ECB published an opinion (CON/2020/20) on the proposal for a regulation to amend the Benchmarks Regulation (2016/1011) regarding the exemption of certain third-country foreign-exchange benchmarks and the designation of replacement benchmarks for certain benchmarks in cessation. ECB, in its opinion, which is a response to a request from European Council, welcomes the main objective of the proposed regulation by empowering EC to adopt an Implementing Act to designate a statutory replacement rate for benchmarks that are undergoing a supervised process of orderly cessation. Where ECB recommends amendments to the proposed regulation, it has set out specific drafting proposals in a separate technical working document that has been appended to this opinion.
Upon the date of entry into force of the Commission Implementing Act, the replacement benchmark designated in that act would replace, by operation of law, all references to the benchmark that has ceased to be published in all financial contracts and instruments and measurements of the performance of an investment fund, subject to Benchmarks Regulation, where these contain no suitable fallback provisions. ECB also supports the proposed exemption, from Benchmarks Regulation, of foreign-exchange benchmarks administered from third countries that refer to a spot exchange rate of a third-country currency that is not freely convertible and that fulfil the other criteria set out in the proposed regulation. ECB notes that EC’s proposed power to designate a replacement rate is aimed primarily at contracts with EU-supervised entities that reference the LIBOR, as this benchmark may not be sustained after the end of 2021.
ECB does not view the proposed availability of a statutory replacement rate mechanism as an alternative to the transition from EURIBOR or LIBOR where a contract can feasibly be amended. ECB notes that, pursuant to the proposed regulation, when adopting the Implementing Act to designate a replacement benchmark, EC would be required to take into account, where available, the recommendation by an alternative reference rate working group operating under the auspices of the central bank responsible for the currency in which the interest rates of the replacement benchmark are denominated. ECB also notes that the proposed regulation does not set out the criteria for determining whether the fallback provisions in a contract referencing the benchmark in cessation are unsuitable and, hence, fall into the category of contracts to which the designated replacement rate would be applied, should ceasing publication of the benchmark be considered to significantly disrupt the functioning of financial markets in EU.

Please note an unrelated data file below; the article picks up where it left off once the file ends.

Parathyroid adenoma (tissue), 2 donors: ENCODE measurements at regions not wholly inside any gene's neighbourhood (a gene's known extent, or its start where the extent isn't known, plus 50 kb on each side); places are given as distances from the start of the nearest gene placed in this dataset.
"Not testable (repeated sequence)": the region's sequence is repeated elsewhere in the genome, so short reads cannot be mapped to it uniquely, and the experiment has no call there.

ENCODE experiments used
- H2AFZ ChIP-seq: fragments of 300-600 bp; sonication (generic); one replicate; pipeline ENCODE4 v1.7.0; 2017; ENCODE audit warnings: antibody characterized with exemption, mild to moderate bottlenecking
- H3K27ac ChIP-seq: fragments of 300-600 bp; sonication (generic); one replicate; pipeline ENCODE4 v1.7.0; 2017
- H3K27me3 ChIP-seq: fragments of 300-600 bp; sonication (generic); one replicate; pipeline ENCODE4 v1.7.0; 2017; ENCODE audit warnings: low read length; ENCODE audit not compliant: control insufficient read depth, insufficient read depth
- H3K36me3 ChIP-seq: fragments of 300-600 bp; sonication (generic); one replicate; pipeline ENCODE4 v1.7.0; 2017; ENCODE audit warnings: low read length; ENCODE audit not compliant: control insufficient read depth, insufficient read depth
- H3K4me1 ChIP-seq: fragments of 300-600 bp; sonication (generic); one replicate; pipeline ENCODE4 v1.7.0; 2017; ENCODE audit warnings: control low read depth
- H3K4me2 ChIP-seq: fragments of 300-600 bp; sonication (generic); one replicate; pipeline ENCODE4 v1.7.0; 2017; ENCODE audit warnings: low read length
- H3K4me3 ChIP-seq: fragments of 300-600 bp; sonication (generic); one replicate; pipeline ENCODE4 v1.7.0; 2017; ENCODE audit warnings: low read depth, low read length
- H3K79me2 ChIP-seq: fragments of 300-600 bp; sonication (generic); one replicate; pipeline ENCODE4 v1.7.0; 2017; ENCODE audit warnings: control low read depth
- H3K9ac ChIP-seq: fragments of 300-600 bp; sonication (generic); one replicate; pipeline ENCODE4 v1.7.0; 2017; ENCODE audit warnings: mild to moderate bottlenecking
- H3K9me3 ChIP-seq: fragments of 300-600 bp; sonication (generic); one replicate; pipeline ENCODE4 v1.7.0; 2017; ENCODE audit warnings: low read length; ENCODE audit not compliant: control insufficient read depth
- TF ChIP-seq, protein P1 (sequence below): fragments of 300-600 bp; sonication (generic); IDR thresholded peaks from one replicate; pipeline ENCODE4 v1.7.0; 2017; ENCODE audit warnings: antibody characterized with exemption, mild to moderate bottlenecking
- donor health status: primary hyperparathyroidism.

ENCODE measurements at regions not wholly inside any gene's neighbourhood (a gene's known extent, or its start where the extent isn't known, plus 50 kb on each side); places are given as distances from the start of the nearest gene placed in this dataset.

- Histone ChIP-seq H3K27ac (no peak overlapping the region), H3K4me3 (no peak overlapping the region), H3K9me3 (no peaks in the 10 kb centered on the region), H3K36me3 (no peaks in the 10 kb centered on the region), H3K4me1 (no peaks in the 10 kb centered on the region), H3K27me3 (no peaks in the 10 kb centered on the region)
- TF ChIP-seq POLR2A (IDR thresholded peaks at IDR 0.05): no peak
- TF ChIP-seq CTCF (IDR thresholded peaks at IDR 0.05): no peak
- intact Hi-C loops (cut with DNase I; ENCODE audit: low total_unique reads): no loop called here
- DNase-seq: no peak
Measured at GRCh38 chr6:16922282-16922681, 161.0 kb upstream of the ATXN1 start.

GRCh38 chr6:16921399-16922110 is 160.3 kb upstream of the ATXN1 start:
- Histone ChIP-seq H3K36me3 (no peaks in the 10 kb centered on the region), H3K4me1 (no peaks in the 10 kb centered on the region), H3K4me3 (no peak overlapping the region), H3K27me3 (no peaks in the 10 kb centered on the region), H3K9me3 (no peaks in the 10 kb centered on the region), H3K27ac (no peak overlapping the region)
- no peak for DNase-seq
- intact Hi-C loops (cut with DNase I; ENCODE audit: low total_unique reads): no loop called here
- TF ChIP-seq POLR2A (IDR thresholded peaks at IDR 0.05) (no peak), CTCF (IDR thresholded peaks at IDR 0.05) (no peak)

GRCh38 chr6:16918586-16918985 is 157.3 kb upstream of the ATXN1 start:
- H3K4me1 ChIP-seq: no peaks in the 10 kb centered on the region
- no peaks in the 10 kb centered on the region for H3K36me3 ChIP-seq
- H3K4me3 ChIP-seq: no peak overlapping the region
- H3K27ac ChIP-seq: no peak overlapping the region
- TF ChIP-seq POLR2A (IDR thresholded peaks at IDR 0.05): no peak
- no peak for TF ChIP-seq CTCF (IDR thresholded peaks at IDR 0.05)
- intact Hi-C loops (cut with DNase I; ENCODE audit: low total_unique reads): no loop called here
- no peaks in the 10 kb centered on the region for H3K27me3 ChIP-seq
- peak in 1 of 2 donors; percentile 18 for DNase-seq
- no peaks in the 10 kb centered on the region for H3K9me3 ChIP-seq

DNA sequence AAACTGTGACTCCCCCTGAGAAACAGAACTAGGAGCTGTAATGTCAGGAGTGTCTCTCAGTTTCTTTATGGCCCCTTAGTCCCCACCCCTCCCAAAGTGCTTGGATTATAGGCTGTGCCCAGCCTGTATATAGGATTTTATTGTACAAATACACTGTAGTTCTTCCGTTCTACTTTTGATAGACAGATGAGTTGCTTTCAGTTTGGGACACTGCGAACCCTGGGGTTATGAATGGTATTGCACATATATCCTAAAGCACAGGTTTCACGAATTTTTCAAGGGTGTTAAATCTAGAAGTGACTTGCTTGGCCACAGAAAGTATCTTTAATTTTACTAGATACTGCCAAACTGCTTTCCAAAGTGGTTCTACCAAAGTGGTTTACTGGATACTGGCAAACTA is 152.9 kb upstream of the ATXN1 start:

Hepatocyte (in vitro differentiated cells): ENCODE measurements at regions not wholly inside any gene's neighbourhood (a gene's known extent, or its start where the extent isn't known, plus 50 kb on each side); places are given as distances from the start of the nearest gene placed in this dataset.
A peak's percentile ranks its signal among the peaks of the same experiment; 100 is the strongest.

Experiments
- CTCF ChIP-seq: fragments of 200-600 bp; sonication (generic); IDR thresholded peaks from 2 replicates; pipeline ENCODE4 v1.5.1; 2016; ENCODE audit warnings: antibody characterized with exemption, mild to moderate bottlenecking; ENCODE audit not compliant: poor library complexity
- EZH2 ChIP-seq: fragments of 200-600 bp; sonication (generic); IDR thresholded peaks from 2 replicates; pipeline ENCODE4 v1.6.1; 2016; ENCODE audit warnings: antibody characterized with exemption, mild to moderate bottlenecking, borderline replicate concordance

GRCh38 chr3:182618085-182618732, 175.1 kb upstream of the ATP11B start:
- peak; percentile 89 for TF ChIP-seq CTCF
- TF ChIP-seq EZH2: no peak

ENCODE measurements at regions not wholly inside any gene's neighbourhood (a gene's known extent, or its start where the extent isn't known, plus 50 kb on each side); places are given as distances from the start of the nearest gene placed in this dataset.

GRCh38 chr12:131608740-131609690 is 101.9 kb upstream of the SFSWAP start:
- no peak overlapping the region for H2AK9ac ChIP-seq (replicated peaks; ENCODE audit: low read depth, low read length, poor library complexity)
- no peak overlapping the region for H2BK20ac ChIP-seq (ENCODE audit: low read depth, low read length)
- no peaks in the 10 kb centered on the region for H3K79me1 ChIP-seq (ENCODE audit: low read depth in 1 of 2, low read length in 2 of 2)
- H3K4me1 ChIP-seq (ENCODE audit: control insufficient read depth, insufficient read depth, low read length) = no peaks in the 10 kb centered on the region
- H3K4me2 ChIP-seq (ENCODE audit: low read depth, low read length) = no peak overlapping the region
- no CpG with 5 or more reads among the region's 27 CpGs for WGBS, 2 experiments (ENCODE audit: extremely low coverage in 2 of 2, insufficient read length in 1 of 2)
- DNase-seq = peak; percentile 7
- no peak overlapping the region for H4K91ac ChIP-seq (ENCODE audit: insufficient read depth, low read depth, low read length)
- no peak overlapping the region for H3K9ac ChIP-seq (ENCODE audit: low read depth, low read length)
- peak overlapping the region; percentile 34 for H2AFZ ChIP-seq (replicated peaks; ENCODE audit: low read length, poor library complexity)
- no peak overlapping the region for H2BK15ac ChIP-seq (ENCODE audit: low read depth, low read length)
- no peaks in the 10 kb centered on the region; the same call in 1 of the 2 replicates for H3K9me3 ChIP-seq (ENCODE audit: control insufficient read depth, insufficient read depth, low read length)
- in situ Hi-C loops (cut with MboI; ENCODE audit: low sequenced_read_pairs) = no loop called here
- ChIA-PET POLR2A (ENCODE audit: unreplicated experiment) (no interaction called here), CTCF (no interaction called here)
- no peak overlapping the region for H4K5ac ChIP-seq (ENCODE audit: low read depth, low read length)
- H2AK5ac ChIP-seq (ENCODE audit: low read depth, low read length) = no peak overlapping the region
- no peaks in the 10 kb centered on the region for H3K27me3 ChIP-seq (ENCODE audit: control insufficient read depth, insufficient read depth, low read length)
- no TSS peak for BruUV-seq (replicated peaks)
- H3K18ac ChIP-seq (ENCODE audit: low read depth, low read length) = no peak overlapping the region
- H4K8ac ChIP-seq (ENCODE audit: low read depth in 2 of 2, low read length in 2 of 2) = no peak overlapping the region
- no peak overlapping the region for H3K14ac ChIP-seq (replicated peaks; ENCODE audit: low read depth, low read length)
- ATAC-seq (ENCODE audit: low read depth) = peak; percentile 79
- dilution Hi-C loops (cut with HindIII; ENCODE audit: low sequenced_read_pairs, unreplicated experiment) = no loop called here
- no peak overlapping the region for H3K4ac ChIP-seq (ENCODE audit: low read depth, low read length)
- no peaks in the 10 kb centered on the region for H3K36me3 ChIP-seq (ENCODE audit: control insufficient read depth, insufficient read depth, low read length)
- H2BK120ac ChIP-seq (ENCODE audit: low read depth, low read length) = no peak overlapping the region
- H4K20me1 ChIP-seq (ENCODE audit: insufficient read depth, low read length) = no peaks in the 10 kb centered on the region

Related Link: Opinion (PDF)
Keywords: Europe, EU, Banking, Securities, Financial Benchmarks, LIBOR, Benchmark Reforms, Opinion, Third Country Benchmarks, EC, ECB
Previous ArticleEBA Provides Opinion on Definition of Credit Institution in CRR
ESAs published the final draft implementing technical standards on reporting of intra-group transactions and risk concentration of financial conglomerates subject to the supplementary supervision in EU.
EBA published the annual report on asset encumbrance of banks in EU.
FED updated the reporting form and instructions for the FR Y-9C report on consolidated financial statements for holding companies.
EBA issued a consultation paper on the guidelines on monitoring of the threshold and other procedural aspects of the establishment of intermediate EU parent undertakings, or IPUs, as laid down in the Capital Requirements Directive.
EC published Regulation 2021/25 that addresses amendments related to the financial reporting consequences of replacement of the existing interest rate benchmarks with alternative reference rates.
BIS published a bulletin, or a note, that examines the cyber threat landscape in the context of the pandemic and discusses policies to reduce risks to financial stability.
HM Treasury, also known as HMT, has updated the table containing the list of the equivalence decisions that came into effect in UK at the end of the transition period of its withdrawal from EU.
EBA published an erratum for technical package on phase 1 of the reporting framework 3.0.
APRA updated a frequently asked question (FAQ), for authorized deposit-taking institutions, on the measurement of credit risk weighted assets.
ECB published a letter from Andrea Enria, the Chair of the Supervisory Board of ECB, answering questions raised by the President of the Bundestag (the German federal parliament) on how ECB assesses the financial stability of the euro area in the context of the significant level of nonperforming loans.